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Marine Biology

, Volume 142, Issue 2, pp 281–288 | Cite as

Reproduction of the commercial sea cucumber Holothuria scabra (Echinodermata: Holothuroidea) in the Solomon Islands

  •  C. Ramofafia
  •  M. Byrne
  •  C. Battaglene

Abstract.

Over a 3-year period (1996–1998), reproduction of the commercial sea cucumber Holothuria scabra (Jaeger, 1833) was investigated in the Solomon Islands to determine the spawning pattern and whether gametogenesis is continuous or seasonal. The gonad consisted of a single cohort of tubules that developed uniformly. Macroscopic examination of the gonads revealed that mature gametes were present throughout the year. Individuals with gonads at different stages of maturity were present in most samples. Partly spawned gonads were prevalent in females, whereas mature gonads were prevalent in males. The time at which the peak gonad index was recorded differed among years. Although gametogenesis was continuous, with a potential for prolonged gamete release, a period of enhanced spawning occurred during the dry season, from September to December. Maximum gonad indices were reached prior to and during this period of enhanced spawning. Histology revealed that gametogenesis reinitiated in partly spawned gonads, resulting in the presence of gametes at different stages of development in the gonad. The uniform growth of gonad tubules indicated that H. scabra does not conform to the progressive tubule recruitment model described for holothurian oogenesis. Continuous reproduction in H. scabra and prolonged availability of mature gametes would facilitate use of this species for aquaculture.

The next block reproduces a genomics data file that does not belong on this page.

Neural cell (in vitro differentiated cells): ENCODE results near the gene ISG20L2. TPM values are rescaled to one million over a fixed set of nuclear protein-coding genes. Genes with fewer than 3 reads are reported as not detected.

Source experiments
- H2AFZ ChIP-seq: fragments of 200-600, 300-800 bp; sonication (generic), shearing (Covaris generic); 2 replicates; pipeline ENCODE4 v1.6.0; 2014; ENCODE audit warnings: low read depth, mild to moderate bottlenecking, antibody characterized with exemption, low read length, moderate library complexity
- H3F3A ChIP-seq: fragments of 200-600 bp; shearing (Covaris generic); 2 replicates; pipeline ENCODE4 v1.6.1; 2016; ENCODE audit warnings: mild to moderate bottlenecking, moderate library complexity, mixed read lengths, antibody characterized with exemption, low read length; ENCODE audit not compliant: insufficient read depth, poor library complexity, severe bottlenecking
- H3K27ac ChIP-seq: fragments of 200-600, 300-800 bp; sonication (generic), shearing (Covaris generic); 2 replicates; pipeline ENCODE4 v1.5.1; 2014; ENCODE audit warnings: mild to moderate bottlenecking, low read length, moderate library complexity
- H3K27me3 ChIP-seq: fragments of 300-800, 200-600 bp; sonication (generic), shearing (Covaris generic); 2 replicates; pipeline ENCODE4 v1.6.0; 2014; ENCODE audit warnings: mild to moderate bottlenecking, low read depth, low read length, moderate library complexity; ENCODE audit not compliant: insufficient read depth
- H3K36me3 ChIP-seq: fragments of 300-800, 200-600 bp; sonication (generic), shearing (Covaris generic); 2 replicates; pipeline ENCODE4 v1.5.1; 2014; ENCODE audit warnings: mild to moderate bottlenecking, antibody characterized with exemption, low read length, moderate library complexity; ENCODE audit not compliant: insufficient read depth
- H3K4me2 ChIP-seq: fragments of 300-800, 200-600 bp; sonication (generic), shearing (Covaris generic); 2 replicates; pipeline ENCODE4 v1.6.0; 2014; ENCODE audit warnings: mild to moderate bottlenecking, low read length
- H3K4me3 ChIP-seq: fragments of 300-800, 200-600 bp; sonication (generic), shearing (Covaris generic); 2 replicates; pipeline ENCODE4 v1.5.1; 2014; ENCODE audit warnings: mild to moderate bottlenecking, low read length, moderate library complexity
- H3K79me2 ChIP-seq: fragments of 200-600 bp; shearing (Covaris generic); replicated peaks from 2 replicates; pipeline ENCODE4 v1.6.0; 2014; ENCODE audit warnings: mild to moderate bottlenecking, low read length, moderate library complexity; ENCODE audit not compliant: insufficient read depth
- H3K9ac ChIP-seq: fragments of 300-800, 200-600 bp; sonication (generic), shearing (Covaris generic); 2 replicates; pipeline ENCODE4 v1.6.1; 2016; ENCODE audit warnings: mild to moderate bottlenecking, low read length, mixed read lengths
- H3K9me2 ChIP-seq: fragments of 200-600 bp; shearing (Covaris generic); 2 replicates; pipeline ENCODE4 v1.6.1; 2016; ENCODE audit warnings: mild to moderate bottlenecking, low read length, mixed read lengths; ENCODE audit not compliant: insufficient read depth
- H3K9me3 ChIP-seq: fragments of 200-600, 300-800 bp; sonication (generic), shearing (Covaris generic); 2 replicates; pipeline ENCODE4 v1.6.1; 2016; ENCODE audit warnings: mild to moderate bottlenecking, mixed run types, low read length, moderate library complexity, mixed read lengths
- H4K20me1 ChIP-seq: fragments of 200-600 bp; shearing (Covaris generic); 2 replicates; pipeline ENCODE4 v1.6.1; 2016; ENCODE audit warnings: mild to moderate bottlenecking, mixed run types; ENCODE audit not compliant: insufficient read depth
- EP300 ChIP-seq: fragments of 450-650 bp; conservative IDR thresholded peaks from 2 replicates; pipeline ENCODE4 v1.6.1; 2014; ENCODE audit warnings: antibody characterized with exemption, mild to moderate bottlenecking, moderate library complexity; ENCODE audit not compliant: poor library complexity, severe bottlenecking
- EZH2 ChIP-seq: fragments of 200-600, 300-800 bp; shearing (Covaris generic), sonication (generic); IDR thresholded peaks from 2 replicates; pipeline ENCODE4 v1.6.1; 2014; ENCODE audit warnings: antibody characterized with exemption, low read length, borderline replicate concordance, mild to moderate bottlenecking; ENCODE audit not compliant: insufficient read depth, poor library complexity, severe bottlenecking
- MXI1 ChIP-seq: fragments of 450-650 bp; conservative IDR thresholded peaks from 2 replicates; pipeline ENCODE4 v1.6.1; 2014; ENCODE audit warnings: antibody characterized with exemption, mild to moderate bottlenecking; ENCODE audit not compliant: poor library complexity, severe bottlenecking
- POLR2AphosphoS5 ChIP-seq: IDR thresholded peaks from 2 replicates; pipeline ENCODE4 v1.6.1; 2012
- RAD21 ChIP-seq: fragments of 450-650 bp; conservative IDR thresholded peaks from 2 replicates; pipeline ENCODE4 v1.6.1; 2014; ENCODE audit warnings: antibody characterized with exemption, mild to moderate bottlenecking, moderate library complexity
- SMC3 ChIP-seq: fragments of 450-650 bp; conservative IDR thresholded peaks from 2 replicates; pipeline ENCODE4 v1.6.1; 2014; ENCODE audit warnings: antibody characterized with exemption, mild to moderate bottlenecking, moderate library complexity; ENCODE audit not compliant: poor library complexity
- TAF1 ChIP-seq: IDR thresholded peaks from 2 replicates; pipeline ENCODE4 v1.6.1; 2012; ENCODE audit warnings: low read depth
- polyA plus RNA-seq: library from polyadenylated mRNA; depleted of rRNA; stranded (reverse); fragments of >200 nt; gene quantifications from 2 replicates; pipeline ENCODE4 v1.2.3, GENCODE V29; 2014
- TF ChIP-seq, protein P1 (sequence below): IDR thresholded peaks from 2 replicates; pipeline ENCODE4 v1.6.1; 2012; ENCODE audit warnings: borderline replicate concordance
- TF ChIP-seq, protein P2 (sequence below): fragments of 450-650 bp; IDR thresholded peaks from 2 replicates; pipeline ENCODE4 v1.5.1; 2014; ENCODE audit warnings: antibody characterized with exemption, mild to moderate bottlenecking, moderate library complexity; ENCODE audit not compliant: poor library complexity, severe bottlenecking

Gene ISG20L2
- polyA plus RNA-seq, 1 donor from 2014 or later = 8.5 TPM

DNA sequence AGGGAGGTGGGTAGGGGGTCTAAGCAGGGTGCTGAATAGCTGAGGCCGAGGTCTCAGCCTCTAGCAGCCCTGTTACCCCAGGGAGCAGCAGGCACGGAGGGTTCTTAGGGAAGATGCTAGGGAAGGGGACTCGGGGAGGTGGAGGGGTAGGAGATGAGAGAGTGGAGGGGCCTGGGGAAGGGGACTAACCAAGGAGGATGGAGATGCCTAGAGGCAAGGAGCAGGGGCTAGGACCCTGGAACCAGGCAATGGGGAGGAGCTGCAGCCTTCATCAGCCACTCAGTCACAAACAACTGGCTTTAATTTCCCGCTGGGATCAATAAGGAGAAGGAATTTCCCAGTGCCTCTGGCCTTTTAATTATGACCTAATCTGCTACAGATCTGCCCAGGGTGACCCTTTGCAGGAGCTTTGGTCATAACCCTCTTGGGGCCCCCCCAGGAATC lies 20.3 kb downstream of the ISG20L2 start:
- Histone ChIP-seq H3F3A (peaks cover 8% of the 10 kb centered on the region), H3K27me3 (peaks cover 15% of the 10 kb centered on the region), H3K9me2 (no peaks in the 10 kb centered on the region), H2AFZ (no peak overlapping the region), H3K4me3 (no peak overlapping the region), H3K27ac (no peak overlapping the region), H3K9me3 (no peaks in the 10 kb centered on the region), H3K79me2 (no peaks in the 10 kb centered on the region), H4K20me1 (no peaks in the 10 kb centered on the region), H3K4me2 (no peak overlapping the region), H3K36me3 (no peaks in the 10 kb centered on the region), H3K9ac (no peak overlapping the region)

Keywords

Solomon Island Macroscopic Examination Gonad Index Uniform Growth Single Cohort 
These keywords were added by machine and not by the authors. This process is experimental and the keywords may be updated as the learning algorithm improves.

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Copyright information

© Springer-Verlag 2003

Authors and Affiliations

  •  C. Ramofafia
    • 1
  •  M. Byrne
    • 1
  •  C. Battaglene
    • 2
  1. 1.Department of Anatomy and Histology F13, University of Sydney, NSW 2006, Australia
  2. 2.ICLARM–The World Fish Center, P.O. Box 438, Honiara, Solomon Islands

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